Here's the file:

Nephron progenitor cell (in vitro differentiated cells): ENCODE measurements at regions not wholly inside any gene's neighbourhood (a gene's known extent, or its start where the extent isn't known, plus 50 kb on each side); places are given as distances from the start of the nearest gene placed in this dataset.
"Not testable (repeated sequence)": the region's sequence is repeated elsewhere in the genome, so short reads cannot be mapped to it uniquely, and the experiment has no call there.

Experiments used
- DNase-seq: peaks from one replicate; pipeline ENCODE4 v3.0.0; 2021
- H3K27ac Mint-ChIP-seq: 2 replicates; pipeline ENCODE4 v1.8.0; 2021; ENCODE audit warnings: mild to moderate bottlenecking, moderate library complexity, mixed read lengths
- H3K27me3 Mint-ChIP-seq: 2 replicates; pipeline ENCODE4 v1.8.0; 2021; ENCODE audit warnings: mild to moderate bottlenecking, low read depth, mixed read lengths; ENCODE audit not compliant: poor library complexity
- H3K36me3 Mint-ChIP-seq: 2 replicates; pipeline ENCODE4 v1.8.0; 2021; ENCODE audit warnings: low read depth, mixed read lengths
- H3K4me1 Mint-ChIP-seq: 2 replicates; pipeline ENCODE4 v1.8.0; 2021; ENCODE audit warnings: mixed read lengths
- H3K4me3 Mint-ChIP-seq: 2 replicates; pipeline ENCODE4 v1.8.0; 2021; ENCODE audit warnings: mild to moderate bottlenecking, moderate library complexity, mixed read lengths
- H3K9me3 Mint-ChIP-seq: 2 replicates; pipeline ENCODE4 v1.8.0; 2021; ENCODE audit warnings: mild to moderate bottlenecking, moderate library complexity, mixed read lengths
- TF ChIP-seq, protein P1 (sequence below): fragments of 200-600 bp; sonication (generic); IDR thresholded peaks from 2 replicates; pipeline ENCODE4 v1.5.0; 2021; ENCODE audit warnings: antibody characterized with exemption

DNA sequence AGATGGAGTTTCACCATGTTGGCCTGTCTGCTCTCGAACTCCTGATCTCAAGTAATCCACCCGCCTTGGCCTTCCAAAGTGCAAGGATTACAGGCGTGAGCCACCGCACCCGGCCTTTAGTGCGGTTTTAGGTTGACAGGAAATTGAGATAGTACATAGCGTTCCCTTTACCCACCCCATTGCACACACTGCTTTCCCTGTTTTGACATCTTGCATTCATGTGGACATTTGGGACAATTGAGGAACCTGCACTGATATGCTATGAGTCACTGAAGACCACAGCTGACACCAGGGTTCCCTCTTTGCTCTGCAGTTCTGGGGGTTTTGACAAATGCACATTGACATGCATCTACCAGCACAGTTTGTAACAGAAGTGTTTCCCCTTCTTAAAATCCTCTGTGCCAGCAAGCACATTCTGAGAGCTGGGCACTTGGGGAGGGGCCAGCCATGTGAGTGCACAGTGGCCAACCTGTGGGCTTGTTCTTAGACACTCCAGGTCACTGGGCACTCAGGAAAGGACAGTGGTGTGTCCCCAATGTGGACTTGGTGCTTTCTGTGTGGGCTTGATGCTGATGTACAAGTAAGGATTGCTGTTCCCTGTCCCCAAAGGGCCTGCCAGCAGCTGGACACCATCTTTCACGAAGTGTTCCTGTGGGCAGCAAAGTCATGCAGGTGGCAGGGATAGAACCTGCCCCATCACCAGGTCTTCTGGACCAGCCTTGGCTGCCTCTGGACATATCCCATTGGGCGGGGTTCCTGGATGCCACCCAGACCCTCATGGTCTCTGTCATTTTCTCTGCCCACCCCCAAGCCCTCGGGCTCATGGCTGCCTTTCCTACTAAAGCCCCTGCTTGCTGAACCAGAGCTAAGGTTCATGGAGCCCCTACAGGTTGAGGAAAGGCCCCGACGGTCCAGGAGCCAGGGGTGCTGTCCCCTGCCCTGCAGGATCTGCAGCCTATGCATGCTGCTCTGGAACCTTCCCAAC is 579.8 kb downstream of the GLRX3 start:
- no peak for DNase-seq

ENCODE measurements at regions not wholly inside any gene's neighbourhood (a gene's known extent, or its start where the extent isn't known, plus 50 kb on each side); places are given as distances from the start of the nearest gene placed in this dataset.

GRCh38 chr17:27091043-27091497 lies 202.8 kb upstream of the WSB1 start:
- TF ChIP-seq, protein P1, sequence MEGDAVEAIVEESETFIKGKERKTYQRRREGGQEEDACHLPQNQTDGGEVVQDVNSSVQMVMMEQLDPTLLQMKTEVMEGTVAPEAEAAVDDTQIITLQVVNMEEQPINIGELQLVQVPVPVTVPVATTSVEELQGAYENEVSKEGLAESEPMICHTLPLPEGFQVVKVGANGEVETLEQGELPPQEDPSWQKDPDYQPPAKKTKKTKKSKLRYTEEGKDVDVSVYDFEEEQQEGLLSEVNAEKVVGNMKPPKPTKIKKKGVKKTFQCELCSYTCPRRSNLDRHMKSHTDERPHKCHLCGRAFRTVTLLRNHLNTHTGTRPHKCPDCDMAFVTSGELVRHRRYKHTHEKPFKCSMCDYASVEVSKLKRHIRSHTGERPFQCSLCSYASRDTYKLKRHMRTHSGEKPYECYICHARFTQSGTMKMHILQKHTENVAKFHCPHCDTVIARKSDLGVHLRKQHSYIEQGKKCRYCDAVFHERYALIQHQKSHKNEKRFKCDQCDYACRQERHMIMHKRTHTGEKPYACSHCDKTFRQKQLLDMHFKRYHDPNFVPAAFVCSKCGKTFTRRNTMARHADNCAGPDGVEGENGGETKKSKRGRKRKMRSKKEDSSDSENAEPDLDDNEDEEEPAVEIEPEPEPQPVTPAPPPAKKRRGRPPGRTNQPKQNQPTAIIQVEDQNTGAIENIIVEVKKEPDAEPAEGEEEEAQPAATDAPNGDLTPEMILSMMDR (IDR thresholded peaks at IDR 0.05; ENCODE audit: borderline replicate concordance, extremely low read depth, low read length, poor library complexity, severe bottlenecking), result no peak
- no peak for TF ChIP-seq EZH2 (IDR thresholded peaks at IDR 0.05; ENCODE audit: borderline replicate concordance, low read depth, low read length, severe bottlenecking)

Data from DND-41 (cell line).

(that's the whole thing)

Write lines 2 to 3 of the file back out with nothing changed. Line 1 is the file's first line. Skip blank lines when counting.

"Not testable (repeated sequence)": the region's sequence is repeated elsewhere in the genome, so short reads cannot be mapped to it uniquely, and the experiment has no call there.

Experiments used